Jack Balkin: jackbalkin at yahoo.com
Bruce Ackerman bruce.ackerman at yale.edu
Ian Ayres ian.ayres at yale.edu
Mary Dudziak mary.l.dudziak at emory.edu
Joey Fishkin joey.fishkin at gmail.com
Heather Gerken heather.gerken at yale.edu
Abbe Gluck abbe.gluck at yale.edu
Mark Graber mgraber at law.umaryland.edu
Stephen Griffin sgriffin at tulane.edu
Bernard Harcourt harcourt at uchicago.edu
Scott Horton shorto at law.columbia.edu
Andrew Koppelman akoppelman at law.northwestern.edu
Marty Lederman msl46 at law.georgetown.edu
Sanford Levinson slevinson at law.utexas.edu
David Luban david.luban at gmail.com
Gerard Magliocca gmaglioc at iupui.edu
Jason Mazzone mazzonej at illinois.edu
Linda McClain lmcclain at bu.edu
John Mikhail mikhail at law.georgetown.edu
Frank Pasquale pasquale.frank at gmail.com
Nate Persily npersily at gmail.com
Michael Stokes Paulsen michaelstokespaulsen at gmail.com
Deborah Pearlstein dpearlst at princeton.edu
Rick Pildes rick.pildes at nyu.edu
Richard Primus raprimus at umich.edu
K. Sabeel Rahmansabeel.rahman at brooklaw.edu
Alice Ristroph alice.ristroph at shu.edu
Neil Siegel siegel at law.duke.edu
Brian Tamanaha btamanaha at wulaw.wustl.edu
Mark Tushnet mtushnet at law.harvard.edu
Adam Winkler winkler at ucla.edu
Scott Adams, the author/creator of the Dilbert comic strip, has some very sensible things to say about asset diversification in this great blog post, World’s Simplest Portfolio:
First, let’s assume the hypothetical money is invested entirely for retirement, so we don’t need to worry about keeping any of it liquid for college or buying a house. That assumption is just to keep things simple.
Second, we’re only talking about investments up to 10 years prior to your planned retirement…
I suggest, as a starting point for our discussion, that a perfectly adequate simple portfolio for young(ish) people might involve putting 50% of your money in an ETF from Vanguard (VTI), which captures the entire Wilshire 5000 … The fees for the ETF are a low .015% per year, and because ETF managers don’t do much buying and selling within the portfolio, it doesn’t generate much taxable income to pass along to investors…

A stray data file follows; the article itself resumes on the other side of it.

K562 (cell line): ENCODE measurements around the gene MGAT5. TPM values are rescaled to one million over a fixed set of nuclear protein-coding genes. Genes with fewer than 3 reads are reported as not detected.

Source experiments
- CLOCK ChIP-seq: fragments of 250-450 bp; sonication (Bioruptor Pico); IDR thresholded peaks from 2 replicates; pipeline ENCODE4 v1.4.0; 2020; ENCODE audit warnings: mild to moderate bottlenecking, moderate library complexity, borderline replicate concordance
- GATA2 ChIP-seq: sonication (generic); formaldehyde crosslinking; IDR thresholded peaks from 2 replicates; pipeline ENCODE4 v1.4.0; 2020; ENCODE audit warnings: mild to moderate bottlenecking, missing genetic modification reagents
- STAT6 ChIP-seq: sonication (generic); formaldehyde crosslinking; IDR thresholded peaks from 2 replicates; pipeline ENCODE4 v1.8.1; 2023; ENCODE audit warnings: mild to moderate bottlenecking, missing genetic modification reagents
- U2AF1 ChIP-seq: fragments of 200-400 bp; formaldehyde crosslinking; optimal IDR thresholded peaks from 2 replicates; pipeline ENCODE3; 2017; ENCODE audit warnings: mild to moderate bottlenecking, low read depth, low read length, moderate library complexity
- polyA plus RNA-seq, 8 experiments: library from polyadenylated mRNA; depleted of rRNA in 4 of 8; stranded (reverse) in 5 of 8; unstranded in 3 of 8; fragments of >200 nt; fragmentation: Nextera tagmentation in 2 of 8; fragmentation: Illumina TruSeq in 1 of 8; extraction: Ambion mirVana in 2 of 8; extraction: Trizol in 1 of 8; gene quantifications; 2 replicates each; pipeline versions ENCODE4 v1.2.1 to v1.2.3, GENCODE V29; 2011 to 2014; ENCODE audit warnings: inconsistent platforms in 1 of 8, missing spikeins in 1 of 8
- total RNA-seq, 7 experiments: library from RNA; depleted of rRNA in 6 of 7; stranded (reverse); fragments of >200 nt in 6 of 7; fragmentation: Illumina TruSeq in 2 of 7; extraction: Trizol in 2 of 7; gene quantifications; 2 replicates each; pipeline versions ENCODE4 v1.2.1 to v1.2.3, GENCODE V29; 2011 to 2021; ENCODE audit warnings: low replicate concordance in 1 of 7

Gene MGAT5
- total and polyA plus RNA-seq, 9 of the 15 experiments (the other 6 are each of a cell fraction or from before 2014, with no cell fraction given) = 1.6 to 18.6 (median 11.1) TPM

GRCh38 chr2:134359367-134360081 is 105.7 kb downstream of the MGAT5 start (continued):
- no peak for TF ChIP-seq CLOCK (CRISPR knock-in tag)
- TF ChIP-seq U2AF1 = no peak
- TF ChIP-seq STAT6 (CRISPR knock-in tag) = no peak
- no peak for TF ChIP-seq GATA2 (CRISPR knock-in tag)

For the remaining 50% your investments, let’s say you buy the Vanguard Emerging Market ETF (VWO) with a .27% expense ratio. That gives you a play on the best companies in emerging markets around the world, at low cost, with excellent diversity, and low taxes.
Asset diversification really can be just this easy. Adams’s advice underscores how bizarre the diversification message is in E*Trade’s “Wolf Call” commercial:
What does it mean to diversify like a wolf? In a world with low-cost stock indexes, asset diversification is downright boring. Hardly something to brag about to your girlfriend.
Adams’s post, however, makes a claim with which I take issue. He says:
I picked 50% to allocate to this investment because I contend that no expert has a good reason for picking a different figure. Some experts might tell you 25% is the right allocation for U.S. stocks, and some might say 75%. I contend that most allocation recommendations of that sort are no more defensible than horoscopes.
Adams is right when it comes to traditional allocation advice. In Lifecycle Investing, we similarly criticize the “birthday rule,” which arbitrarily advises investors to allocate “110 minus your age” in stock. The birthday rule counsels 20-year-olds to invest 90 percent of their portfolio in stock, and 60-year-olds to allocate 50 percent to stock. Adams is right that such advice has become the industry consensus without the benefit of good theory or empiricism.
But Barry Nalebuff and I derive an optimal allocation rule that maximizes expected utility for an investor with constant relative risk aversion:
Samuelson share = Return/(Risk2 * Risk Aversion).
In a recent post, I showed how this allocation equation can be updated to take into account changed expectations about risk and return. Lifecycle Investing shows that this allocation equation (when properly applied to the present value of current and future savings contributions) will often lead young people to invest 200 percent of their current portfolio in stocks.
Adams’s approach still wins hands down in a simplicity contest (and in fact, before I wrote this book my portfolio emulated his advice). But we show that there are substantial gains from doing some extra work to better spread market risk across time. Historically, the Leverage Lifecycle approach can reduce risk by more than 20 percent. Or, the benefits of this new diversification technology can be channeled to safely increase your expected return by 60 percent. Until a mutual fund has the good sense to automate our system (we’re working on it), time diversification will require some additional work. But doing a better job diversifying risk across time can be worth the effort.